News / Europe

    Kyiv Protesters Gather, EU Dangles Aid Promise

    Pro-European integration protestors wave flags in Independence Square in Kyiv, Ukraine, Dec. 12, 2013.
    Pro-European integration protestors wave flags in Independence Square in Kyiv, Ukraine, Dec. 12, 2013.
    Reuters
    Thousands of anti-government protesters gathered in central Kyiv, rebuilding barricades torn down by police, on Thursday as the European Union held out a promise of increased aid for Ukraine if it signed a trade and cooperation pact.
     
    Ukraine's first deputy prime minister Serhiy Arbuzov flew to Brussels with a high-level delegation seeking billions of euros of aid from the EU in return for signing the agreement, which Kyiv suddenly backed away from last month.
     
    He said Ukraine, which is on the brink of bankruptcy, would “soon sign” the accord, but declined to provide any date.
     
    EU enlargement chief Stefan Fuele pledged more aid to Kiev if it signed the agreement, and to help it negotiate a loan from the IMF, but gave no figures.
     
    After hours of talks with Arbuzov, Fuele warned that Ukraine faced looming financial crisis.
     
    “We need to help Ukraine to restore rapidly the confidence not only of its citizens, but also that of international investors and creditors as a stable and predictable economy,” he told reporters.
     
    Ukraine's Prime Minister Mykola Azarov was quoted as saying on Wednesday he had asked the EU for 20 billion euros ($27 billion) in aid to offset the cost of signing the EU deal.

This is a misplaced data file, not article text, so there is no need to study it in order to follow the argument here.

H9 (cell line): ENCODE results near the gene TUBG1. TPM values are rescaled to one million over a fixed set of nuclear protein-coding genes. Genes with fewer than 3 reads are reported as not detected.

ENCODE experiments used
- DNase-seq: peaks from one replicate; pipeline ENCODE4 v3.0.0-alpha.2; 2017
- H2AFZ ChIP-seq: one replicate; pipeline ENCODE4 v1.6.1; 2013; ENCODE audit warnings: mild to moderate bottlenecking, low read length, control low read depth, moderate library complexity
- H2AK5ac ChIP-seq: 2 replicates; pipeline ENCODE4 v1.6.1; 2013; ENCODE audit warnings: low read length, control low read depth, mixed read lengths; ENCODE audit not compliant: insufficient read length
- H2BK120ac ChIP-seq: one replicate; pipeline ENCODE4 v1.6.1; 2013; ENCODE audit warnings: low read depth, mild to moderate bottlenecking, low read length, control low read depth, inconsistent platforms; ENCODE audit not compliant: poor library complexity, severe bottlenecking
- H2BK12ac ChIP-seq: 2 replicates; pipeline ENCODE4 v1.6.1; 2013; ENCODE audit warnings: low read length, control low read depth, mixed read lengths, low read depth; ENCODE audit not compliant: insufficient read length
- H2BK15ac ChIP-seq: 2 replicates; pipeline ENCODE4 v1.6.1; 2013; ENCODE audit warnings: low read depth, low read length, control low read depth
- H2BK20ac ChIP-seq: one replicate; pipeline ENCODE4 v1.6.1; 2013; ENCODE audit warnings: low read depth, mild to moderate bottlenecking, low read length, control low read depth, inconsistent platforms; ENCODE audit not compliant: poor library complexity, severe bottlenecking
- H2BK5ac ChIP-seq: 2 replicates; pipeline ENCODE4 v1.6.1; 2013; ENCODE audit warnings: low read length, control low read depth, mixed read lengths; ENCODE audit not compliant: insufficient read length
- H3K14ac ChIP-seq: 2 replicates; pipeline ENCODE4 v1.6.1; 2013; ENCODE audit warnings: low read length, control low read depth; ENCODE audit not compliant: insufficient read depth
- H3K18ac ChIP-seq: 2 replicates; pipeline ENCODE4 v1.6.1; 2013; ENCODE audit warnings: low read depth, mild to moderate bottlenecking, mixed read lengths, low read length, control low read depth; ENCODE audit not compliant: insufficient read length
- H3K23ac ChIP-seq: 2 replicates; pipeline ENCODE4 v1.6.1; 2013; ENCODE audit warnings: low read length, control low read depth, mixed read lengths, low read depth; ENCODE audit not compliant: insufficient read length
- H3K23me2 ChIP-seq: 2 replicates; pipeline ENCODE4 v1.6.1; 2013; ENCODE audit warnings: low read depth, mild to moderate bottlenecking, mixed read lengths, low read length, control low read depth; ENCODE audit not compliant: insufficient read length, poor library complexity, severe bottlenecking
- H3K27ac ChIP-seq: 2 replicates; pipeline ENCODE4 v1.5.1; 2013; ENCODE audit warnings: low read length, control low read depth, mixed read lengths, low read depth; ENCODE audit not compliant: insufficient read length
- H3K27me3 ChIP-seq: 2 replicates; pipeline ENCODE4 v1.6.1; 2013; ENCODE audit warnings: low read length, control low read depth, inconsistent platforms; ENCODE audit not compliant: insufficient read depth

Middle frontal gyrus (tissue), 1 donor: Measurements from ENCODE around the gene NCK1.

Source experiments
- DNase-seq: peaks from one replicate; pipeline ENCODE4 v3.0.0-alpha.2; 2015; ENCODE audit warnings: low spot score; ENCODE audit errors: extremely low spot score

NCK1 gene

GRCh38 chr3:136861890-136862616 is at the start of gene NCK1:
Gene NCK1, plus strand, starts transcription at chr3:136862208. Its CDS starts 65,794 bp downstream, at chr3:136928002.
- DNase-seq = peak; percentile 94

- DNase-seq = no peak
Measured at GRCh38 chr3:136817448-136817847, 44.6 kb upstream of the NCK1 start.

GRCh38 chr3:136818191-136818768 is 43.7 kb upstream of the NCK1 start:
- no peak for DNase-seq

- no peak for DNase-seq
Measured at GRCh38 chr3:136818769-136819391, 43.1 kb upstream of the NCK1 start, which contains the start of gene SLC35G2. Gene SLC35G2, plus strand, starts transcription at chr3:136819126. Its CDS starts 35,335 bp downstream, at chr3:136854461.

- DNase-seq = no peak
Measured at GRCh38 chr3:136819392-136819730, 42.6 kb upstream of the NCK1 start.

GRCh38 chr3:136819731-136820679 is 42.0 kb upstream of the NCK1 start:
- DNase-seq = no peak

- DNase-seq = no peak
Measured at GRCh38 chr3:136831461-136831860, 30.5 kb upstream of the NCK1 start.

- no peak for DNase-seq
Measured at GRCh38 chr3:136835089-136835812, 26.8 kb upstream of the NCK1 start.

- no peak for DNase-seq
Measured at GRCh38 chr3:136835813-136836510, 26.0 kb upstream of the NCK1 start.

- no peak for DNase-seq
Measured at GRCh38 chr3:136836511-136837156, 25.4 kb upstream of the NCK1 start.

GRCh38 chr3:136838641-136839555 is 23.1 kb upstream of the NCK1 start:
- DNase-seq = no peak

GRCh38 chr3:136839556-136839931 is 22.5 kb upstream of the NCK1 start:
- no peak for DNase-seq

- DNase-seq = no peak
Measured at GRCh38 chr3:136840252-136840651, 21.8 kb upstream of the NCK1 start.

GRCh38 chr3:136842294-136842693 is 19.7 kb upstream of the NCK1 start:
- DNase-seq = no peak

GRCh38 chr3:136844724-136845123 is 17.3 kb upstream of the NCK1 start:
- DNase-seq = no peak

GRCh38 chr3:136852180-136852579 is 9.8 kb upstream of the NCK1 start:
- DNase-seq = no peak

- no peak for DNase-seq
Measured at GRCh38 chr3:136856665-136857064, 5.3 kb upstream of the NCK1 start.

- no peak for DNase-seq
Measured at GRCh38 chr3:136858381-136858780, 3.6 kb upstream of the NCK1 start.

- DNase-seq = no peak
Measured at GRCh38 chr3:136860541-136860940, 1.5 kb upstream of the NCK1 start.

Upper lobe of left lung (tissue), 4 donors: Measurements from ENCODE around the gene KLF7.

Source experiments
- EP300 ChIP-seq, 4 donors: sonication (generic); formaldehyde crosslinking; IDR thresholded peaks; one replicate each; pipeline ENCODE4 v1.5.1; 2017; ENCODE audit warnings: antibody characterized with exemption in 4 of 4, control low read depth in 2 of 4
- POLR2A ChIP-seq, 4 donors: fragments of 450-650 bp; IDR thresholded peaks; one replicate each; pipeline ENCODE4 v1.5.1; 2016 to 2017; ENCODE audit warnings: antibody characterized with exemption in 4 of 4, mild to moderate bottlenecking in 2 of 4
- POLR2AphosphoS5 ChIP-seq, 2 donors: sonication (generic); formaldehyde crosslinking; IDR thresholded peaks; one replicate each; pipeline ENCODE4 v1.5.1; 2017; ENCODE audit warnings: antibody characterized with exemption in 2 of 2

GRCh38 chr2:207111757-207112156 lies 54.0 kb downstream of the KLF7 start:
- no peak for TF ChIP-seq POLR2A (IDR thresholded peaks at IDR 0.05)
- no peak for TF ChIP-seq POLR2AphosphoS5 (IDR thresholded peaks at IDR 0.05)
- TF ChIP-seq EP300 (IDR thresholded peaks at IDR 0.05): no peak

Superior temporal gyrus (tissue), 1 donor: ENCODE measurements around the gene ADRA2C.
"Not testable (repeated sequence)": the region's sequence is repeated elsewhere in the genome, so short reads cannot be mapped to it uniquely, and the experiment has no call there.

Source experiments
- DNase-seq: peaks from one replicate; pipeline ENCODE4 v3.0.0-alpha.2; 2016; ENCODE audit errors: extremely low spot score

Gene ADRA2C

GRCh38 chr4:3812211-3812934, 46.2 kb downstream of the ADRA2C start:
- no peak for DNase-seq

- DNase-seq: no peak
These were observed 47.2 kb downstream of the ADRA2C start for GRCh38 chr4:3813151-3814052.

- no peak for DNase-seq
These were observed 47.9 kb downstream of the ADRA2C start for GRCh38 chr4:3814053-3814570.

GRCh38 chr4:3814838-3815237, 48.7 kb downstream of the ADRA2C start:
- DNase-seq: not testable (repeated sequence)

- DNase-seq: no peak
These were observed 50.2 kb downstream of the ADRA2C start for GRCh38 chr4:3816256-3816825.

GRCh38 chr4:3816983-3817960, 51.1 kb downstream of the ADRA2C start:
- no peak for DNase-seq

A sudden decision by President Viktor Yanukovych on Nov. 21 to walk away from a trade-and-political agreement with the EU and revive trade with Ukraine's old Soviet master has brought hundreds of thousands on to the streets in a chain of weekend rallies, each one larger than the one before it.
     
    Russian President Vladimir Putin, concerned protests could yet induce Yanukovych to seal the trade agreement with the EU to Moscow's detriment, painted a picture of a secure future for Ukraine in a Russian-led alliance.
     
    “Our integration project is based on equal rights and real economic interests,” said Putin, referring to a customs union with Belarus and Kazakhstan which he plans to develop into a political and trading bloc to be known as the Eurasian Union.
     
    “I'm sure achieving Eurasian integration will only increase interest [in it] from our other neighbors, including from our Ukrainian partners ... I hope that all political sides can successfully reach an agreement in the interests of the Ukrainian people,” he said in a state-of-the-nation address.
     
    A decision to sign the EU deal after all would be likely to infuriate Moscow.
     
    European officials are in discussion with the IMF, the World Bank and other major financial bodies on ways of helping the ex-Soviet republic should it decide to sign the free-trade agreement with the EU after all.
     
    Putin had threatened to respond to such a deal with economic sanctions against Ukraine, which has huge debts and unpaid gas bills outstanding with Moscow. Ukraine's ultimate decision could be decisive to Putin's Eurasian Union plan.